It was during that awards ceremony that Jill saw her work break through. Every other person receiving the National Medal of Technology was a man, so Hopper’s award was very important to all women.
“The fact that I was able to successfully nominate her means that all the work that I did and the two years I spent on that nomination, everything that I learned just confirms all the work that I’ve done since,” she says.
After, Tietjen nominated Hopper to the National Women’s Hall of Fame (Seneca Falls, New York). This award was presented posthumously, and Hopper’s family asked Tietjen to accept and receive the medallion from the Hall.
From her early days in SWE, Tietjen has spoken at universities and conferences. Ultimately, she founded her own business, Technically Speaking (2002), and is currently President and CEO. “All the books that I write, all the speaking I do, everything, is in [Technically Speaking]. It’s my business; it’s everything I do,” she says with pride.
Today, Tietjen’s work in the technical field revolves around planning for power plants and assessing fuels, primarily coal. She serves as an expert witness for regulatory hearings regarding power plants. “I do generation planning work for utilities, so that means I do analyses that need to be done (or oversee that analysis), and then at the end I write the reports and testimony and serve as an expert witness in the associated regulatory proceedings,” she explains.
When it comes to planning work, her main focus is projecting the cost and feasibility of power plant operation into the future. Tietjen oversees the models that predict which power plants will be required over the planning horizon (usually the next 20 years) and how much that operation will cost. These growth projections result in decisions for new generation facilities (conventional as well as renewables including solar and wind); Tietjen helps her clients justify these results in the regulatory arena.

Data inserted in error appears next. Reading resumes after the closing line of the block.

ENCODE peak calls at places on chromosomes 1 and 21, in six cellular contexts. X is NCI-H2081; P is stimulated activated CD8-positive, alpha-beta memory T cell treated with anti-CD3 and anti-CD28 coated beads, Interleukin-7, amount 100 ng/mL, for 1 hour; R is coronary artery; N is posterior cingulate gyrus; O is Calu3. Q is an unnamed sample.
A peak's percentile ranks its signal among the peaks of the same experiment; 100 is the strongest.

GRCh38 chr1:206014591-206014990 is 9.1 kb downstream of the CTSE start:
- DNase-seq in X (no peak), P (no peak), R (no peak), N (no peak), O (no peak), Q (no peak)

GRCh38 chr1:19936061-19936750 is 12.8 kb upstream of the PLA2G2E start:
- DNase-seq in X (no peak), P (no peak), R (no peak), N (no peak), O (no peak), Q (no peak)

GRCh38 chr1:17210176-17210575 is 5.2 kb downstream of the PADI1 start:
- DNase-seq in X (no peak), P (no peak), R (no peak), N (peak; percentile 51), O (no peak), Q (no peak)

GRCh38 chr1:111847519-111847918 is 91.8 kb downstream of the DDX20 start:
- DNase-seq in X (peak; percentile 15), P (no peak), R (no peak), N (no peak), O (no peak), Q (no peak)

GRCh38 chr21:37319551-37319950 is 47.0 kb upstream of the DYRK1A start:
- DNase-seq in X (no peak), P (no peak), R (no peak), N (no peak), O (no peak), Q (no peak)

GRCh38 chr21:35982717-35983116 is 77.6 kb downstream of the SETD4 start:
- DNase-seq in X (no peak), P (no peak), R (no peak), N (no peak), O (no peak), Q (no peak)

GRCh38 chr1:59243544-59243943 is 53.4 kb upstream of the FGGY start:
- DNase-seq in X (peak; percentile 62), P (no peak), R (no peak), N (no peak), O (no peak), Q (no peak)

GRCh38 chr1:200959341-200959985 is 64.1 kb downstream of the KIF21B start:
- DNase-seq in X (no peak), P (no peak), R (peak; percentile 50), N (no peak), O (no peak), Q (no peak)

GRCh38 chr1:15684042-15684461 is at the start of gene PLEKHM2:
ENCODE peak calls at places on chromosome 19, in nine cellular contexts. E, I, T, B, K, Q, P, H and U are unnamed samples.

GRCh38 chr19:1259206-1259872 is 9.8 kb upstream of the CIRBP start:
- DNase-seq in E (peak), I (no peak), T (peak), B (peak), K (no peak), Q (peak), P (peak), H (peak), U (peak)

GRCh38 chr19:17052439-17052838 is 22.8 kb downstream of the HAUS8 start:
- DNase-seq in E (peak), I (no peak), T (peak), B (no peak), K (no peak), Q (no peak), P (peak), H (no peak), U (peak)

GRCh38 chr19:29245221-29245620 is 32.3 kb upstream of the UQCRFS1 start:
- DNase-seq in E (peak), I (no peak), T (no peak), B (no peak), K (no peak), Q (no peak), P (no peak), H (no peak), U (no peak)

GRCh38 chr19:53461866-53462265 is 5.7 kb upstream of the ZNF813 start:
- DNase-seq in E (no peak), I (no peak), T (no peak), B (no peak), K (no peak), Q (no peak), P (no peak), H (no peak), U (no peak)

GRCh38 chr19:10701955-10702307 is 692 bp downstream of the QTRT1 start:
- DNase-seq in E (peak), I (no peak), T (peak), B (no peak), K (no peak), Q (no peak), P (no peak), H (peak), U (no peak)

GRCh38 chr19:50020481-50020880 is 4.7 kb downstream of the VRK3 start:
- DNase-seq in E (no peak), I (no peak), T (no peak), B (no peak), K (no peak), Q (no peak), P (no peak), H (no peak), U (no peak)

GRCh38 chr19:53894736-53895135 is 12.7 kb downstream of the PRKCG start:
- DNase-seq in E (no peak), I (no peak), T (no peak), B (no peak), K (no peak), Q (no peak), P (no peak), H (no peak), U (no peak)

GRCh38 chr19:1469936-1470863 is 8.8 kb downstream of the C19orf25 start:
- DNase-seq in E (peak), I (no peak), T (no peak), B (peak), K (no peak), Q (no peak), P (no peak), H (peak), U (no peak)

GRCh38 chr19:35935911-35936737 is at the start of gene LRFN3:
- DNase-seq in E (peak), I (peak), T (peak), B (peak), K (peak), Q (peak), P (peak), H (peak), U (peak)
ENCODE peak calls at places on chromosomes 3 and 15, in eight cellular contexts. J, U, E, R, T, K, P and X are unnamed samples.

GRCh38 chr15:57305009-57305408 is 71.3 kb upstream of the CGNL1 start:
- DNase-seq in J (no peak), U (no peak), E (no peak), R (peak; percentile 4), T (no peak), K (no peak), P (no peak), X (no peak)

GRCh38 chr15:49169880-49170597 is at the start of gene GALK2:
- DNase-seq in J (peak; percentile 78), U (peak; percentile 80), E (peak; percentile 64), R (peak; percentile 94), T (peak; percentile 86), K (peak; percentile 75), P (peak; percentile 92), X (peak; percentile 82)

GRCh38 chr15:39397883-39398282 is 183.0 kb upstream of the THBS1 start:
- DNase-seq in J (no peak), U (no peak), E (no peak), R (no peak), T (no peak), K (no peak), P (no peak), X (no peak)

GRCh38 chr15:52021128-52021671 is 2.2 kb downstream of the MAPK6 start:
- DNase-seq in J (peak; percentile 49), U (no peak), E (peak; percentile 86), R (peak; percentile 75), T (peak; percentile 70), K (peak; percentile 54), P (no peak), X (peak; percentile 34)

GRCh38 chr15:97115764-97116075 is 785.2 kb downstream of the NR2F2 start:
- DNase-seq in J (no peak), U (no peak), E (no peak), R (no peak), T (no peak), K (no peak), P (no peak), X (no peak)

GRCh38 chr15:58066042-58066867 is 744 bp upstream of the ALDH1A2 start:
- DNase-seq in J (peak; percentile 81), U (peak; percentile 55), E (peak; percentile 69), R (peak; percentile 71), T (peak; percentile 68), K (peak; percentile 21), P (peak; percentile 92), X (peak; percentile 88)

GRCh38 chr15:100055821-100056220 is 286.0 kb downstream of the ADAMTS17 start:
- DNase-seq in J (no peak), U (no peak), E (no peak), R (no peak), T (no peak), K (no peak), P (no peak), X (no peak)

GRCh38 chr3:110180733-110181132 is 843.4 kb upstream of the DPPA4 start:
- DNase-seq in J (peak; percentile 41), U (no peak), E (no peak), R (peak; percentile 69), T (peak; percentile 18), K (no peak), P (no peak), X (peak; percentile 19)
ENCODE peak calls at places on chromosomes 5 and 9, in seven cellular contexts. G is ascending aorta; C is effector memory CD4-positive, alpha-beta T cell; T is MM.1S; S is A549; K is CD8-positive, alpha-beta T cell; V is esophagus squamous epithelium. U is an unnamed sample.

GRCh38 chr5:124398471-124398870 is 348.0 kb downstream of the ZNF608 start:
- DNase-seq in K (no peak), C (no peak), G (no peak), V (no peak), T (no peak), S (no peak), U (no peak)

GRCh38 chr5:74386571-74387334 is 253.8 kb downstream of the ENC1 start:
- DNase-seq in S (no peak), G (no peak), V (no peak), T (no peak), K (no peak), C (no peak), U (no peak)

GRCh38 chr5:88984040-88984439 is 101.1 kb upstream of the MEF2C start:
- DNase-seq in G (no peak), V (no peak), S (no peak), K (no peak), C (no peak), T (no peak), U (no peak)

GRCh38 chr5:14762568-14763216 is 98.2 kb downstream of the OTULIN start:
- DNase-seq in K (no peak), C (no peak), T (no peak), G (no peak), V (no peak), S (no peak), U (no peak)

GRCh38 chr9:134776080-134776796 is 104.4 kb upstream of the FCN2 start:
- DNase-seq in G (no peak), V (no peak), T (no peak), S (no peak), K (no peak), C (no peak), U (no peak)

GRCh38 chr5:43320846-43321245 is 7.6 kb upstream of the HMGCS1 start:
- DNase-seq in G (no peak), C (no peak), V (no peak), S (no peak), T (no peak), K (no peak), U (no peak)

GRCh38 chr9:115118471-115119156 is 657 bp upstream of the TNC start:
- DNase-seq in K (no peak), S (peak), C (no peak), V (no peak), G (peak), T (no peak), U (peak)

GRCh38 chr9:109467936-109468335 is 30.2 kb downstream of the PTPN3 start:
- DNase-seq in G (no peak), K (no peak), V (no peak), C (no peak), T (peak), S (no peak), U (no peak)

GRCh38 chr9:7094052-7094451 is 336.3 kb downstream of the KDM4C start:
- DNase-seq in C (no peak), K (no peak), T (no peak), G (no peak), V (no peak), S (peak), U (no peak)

Tietjen’s current life focus is advocacy for women. This involves speaking and writing, as well as ancillary activities that include an educational app, a television show, more Her Story volumes and serving as the series editor for Springer’s Women in Engineering and Science series. Her e-book in IEEE’s Women in Engineering series came out in early 2016.
Words of Encouragement
Maintaining a strong affiliation with the University of Colorado, where she was the director of Women in Engineering in the College of Engineering and Applied Science (1997-2000), Tietjen returns to encourage young women in the engineering and science programs to work for tomorrow, but also to not forget to look behind them as well.
As a Lifetime Girl Scout, she addresses the code when speaking to the young girls: Courage, Confidence and Character. Reflecting however, Tietjen recognizes that she didn’t see herself as being confident, rather she simply lived by her own idea: “If I worked at something hard enough and long enough, I could get it done.” Giving back to those before her, as well as promoting the women of today while preparing the women of tomorrow, she champions women everywhere, no matter what age and regardless of educational status, to be — and then to stay — “passionate, determined and persistent.”
Tietjen was an ABET Program Evaluator for the Engineering Accreditation Commission (EAC) from 1997-2008, and served as a commissioner for the EAC from 2004-2008.
ABET is a forward-thinking, purpose-driven organization recognized by the Council for Higher Education Accreditation. All over the world, ABET accredits college and university technical programs committed to the quality of the education they provide their students.
Based in Baltimore, we are a global company, with over 3,700 programs in 30 countries in the areas of applied science, computing, engineering and engineering technology at the associate, bachelor and master degree levels.